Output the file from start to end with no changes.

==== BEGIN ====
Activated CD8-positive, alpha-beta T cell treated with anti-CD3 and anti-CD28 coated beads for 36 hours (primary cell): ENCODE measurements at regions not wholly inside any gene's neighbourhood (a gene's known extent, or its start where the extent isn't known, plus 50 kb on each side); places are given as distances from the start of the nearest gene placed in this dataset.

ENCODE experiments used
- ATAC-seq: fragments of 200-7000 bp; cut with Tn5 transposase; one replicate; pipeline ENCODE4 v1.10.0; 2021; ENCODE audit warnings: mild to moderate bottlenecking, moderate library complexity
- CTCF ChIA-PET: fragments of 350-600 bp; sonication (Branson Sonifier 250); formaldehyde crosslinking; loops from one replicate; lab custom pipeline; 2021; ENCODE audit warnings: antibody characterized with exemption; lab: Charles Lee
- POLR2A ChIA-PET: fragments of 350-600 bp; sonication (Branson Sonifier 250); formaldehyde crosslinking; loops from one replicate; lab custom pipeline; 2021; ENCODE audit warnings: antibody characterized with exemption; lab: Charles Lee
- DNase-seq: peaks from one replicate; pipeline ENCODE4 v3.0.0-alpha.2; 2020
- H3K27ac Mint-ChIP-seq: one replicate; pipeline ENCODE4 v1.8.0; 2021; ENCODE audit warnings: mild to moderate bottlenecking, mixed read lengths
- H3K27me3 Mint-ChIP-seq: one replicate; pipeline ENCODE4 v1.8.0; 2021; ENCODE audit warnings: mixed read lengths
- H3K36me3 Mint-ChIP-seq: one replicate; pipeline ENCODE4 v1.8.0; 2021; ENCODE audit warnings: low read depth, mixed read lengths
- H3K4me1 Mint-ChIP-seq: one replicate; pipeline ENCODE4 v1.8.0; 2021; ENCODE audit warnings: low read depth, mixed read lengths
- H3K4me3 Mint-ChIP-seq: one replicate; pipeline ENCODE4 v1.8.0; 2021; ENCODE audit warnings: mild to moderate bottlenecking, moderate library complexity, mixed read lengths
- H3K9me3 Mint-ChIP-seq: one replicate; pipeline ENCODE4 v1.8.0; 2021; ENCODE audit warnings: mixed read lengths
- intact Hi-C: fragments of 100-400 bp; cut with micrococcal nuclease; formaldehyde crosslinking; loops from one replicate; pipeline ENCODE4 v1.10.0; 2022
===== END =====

Activated CD8-positive, alpha-beta T cell treated with anti-CD3 and anti-CD28 coated beads for 36 hours (primary cell): ENCODE measurements at regions not wholly inside any gene's neighbourhood (a gene's known extent, or its start where the extent isn't known, plus 50 kb on each side); places are given as distances from the start of the nearest gene placed in this dataset.

ENCODE experiments used
- ATAC-seq: fragments of 200-7000 bp; cut with Tn5 transposase; one replicate; pipeline ENCODE4 v1.10.0; 2021; ENCODE audit warnings: mild to moderate bottlenecking, moderate library complexity
- CTCF ChIA-PET: fragments of 350-600 bp; sonication (Branson Sonifier 250); formaldehyde crosslinking; loops from one replicate; lab custom pipeline; 2021; ENCODE audit warnings: antibody characterized with exemption; lab: Charles Lee
- POLR2A ChIA-PET: fragments of 350-600 bp; sonication (Branson Sonifier 250); formaldehyde crosslinking; loops from one replicate; lab custom pipeline; 2021; ENCODE audit warnings: antibody characterized with exemption; lab: Charles Lee
- DNase-seq: peaks from one replicate; pipeline ENCODE4 v3.0.0-alpha.2; 2020
- H3K27ac Mint-ChIP-seq: one replicate; pipeline ENCODE4 v1.8.0; 2021; ENCODE audit warnings: mild to moderate bottlenecking, mixed read lengths
- H3K27me3 Mint-ChIP-seq: one replicate; pipeline ENCODE4 v1.8.0; 2021; ENCODE audit warnings: mixed read lengths
- H3K36me3 Mint-ChIP-seq: one replicate; pipeline ENCODE4 v1.8.0; 2021; ENCODE audit warnings: low read depth, mixed read lengths
- H3K4me1 Mint-ChIP-seq: one replicate; pipeline ENCODE4 v1.8.0; 2021; ENCODE audit warnings: low read depth, mixed read lengths
- H3K4me3 Mint-ChIP-seq: one replicate; pipeline ENCODE4 v1.8.0; 2021; ENCODE audit warnings: mild to moderate bottlenecking, moderate library complexity, mixed read lengths
- H3K9me3 Mint-ChIP-seq: one replicate; pipeline ENCODE4 v1.8.0; 2021; ENCODE audit warnings: mixed read lengths
- intact Hi-C: fragments of 100-400 bp; cut with micrococcal nuclease; formaldehyde crosslinking; loops from one replicate; pipeline ENCODE4 v1.10.0; 2022